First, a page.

attempted to provide an innocent explanation for his possession of the property. He asserted that
he had received some of the items from the true culprit, Bobby Clinton, as repayment of a debt.
See id. at 107-08, 112. Pardee maintained that he had purchased the remaining items with the
intent to return them to the victim and, thereby avoid suspicion in the burglary. See id. at 113.
However, Pardee’s explanation was uncorroborated and improbable. Under the circumstances,
the jury was entitled to disbelieve Pardee’s explanation and find him guilty of the burglary
charge. Pardee’s remaining objections challenge the Magistrate Judge’s conclusion that he failed
to demonstrate ineffective assistance of counsel based on (1) his attorney’s alleged “failure to
convey a proper plea agreement” and (2) counsel’s decision not to subpoena Clinton. Dkt. 25 at 1.
As the Magistrate Judge noted, Pardee’s ineffective assistance claims are governed by the familiar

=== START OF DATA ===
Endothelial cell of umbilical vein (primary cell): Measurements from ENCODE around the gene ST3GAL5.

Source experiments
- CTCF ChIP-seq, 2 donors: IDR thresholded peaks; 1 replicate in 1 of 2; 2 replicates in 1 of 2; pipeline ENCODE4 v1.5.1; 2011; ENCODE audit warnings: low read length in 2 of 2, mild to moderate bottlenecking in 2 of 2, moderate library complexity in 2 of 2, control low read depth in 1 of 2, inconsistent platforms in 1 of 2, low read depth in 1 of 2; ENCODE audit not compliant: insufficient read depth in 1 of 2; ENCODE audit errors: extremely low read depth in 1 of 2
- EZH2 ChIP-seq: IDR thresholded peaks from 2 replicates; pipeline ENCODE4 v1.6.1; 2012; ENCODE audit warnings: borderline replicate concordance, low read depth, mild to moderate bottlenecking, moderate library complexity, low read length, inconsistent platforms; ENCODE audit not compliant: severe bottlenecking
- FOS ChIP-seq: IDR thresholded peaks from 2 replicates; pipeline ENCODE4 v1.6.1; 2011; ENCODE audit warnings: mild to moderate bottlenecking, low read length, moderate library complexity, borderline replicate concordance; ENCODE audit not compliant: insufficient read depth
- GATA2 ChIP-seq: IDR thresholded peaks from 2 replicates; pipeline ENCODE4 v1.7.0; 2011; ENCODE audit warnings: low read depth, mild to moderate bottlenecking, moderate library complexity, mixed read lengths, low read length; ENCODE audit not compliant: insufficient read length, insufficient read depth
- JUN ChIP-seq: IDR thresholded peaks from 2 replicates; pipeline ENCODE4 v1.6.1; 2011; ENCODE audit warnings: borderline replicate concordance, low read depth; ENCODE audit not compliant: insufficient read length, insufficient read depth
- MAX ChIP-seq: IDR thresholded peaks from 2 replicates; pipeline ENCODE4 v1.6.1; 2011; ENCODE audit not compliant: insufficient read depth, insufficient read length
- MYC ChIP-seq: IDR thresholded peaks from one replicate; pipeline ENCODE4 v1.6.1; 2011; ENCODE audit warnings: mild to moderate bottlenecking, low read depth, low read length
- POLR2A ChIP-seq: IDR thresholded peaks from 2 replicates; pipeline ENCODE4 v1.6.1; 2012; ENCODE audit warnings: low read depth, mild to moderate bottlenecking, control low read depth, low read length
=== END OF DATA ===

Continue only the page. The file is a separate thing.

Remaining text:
two-prong standard in Strickland v. Washington, 466 U.S. 668, 687 (1984), which requires a
defendant to show both deficient performance by counsel and prejudice to the defense. Pardee fails
to carry this burden.
With respect to counsel’s performance during the plea bargaining process, Pardee
complains that counsel only managed to negotiate a plea arrangement under which Pardee was
required to plead guilty to charges of burglary of a habitation and forgery in exchange for the
State’s recommendation of thirty (30) year and twenty (20) year sentences, respectively. See Dkt.
25 at 1. Pardee contends that since the State ultimately dismissed the forgery charge, counsel
should have obtained a plea offer that did not require entry of a guilty plea or punishment on the
forgery charge. See id. Pardee also asserts that, had counsel obtained such an offer, he would have
accepted it rather than proceed to trial. See id. But Pardee provides no indication that the State
would have been amenable to a plea deal involving a guilty plea and sentence on the burglary
charge alone, or that the trial court would have accepted such an offer. This purely speculative
claim warrants no habeas relief. See Ross v. Estelle, 694 F.2d 1008, 1011-12 (5th Cir. 1983)
(holding that mere conclusory allegations, which are unsupported and unsupportable by anything
else contained in the record, do not raise a constitutional issue in a § 2254 proceeding).
Moreover, Pardee did not challenge his counsel’s failure to negotiate a more favorable plea
offer in his Petition. Rather, he argued that counsel withheld ten (10) year and fifteen (15) year